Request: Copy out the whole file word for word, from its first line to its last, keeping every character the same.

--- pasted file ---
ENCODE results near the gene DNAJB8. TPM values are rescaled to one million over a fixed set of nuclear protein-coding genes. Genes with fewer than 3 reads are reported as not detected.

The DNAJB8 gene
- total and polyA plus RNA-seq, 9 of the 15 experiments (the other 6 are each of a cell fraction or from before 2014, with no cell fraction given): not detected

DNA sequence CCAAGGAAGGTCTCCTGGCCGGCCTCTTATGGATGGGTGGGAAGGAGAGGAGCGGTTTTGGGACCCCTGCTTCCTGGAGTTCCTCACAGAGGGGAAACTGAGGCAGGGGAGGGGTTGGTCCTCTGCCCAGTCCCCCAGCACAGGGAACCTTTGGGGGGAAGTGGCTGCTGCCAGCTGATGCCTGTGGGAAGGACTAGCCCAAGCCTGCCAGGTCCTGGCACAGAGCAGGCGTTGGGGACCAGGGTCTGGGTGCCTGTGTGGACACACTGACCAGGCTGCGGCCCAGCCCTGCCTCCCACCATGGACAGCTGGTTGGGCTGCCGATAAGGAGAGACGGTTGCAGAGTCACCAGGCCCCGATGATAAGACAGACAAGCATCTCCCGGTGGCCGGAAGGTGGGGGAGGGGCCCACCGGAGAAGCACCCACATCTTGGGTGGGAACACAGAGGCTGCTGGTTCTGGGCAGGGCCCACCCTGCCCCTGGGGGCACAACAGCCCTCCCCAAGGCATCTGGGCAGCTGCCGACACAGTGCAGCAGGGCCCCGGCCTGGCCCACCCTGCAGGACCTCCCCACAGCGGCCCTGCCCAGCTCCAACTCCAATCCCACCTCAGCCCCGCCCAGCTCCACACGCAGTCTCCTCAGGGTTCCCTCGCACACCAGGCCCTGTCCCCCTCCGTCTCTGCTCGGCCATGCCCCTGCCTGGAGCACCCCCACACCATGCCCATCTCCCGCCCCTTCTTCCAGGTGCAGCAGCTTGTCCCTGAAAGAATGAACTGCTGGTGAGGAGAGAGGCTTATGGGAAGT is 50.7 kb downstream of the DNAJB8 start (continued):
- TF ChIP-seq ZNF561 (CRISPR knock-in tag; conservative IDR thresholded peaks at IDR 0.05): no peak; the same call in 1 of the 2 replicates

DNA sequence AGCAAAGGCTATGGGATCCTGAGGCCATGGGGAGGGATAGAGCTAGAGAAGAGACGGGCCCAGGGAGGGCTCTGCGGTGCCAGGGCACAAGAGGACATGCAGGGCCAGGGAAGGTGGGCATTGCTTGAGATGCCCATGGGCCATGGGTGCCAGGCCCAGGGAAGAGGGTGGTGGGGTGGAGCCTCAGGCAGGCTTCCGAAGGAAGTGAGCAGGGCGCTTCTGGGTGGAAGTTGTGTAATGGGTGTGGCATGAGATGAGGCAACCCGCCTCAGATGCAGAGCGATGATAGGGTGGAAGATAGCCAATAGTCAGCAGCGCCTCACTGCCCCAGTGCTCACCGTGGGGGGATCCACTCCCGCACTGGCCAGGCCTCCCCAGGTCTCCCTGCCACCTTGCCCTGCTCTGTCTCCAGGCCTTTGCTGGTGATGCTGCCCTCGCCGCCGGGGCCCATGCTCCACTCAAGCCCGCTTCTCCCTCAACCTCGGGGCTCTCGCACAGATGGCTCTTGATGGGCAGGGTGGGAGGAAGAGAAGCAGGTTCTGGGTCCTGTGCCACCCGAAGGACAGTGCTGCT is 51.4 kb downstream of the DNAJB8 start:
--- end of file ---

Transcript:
ENCODE results near the gene DNAJB8. TPM values are rescaled to one million over a fixed set of nuclear protein-coding genes. Genes with fewer than 3 reads are reported as not detected.

The DNAJB8 gene
- total and polyA plus RNA-seq, 9 of the 15 experiments (the other 6 are each of a cell fraction or from before 2014, with no cell fraction given): not detected

DNA sequence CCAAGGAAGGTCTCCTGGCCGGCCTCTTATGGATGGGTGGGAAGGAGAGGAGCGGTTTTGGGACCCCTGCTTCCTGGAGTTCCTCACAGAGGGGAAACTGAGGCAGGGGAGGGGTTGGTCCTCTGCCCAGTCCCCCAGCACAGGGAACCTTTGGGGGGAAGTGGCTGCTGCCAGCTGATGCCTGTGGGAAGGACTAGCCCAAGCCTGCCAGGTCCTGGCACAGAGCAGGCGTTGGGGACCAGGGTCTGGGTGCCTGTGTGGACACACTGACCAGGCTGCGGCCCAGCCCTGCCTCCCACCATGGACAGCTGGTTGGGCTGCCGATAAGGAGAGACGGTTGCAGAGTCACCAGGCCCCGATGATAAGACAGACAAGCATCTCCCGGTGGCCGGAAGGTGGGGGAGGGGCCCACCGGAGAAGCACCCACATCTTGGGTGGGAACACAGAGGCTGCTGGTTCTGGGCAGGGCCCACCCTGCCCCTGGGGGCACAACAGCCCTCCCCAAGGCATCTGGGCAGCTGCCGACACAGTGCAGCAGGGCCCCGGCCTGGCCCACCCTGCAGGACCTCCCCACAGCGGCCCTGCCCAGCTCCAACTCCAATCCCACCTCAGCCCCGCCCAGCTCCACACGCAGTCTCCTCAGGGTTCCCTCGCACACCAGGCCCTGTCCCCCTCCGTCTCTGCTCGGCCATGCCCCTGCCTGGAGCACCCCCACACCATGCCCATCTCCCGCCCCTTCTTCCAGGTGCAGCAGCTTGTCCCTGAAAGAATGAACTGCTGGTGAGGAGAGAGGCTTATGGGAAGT is 50.7 kb downstream of the DNAJB8 start (continued):
- TF ChIP-seq ZNF561 (CRISPR knock-in tag; conservative IDR thresholded peaks at IDR 0.05): no peak; the same call in 1 of the 2 replicates

DNA sequence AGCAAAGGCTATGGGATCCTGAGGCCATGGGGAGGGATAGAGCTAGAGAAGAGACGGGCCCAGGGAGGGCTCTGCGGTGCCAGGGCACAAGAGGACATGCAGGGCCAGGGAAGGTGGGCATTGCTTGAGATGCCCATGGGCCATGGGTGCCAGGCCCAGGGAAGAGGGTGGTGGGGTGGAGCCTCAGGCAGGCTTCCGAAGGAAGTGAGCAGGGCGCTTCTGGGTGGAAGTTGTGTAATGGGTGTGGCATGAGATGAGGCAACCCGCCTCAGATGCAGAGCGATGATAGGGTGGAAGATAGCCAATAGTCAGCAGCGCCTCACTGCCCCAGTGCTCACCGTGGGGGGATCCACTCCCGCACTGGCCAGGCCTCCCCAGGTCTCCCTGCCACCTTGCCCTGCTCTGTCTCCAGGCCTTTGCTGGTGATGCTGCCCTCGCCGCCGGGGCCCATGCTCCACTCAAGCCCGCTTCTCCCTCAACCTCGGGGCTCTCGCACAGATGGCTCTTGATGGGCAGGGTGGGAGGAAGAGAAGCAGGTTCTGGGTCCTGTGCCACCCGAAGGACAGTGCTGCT is 51.4 kb downstream of the DNAJB8 start: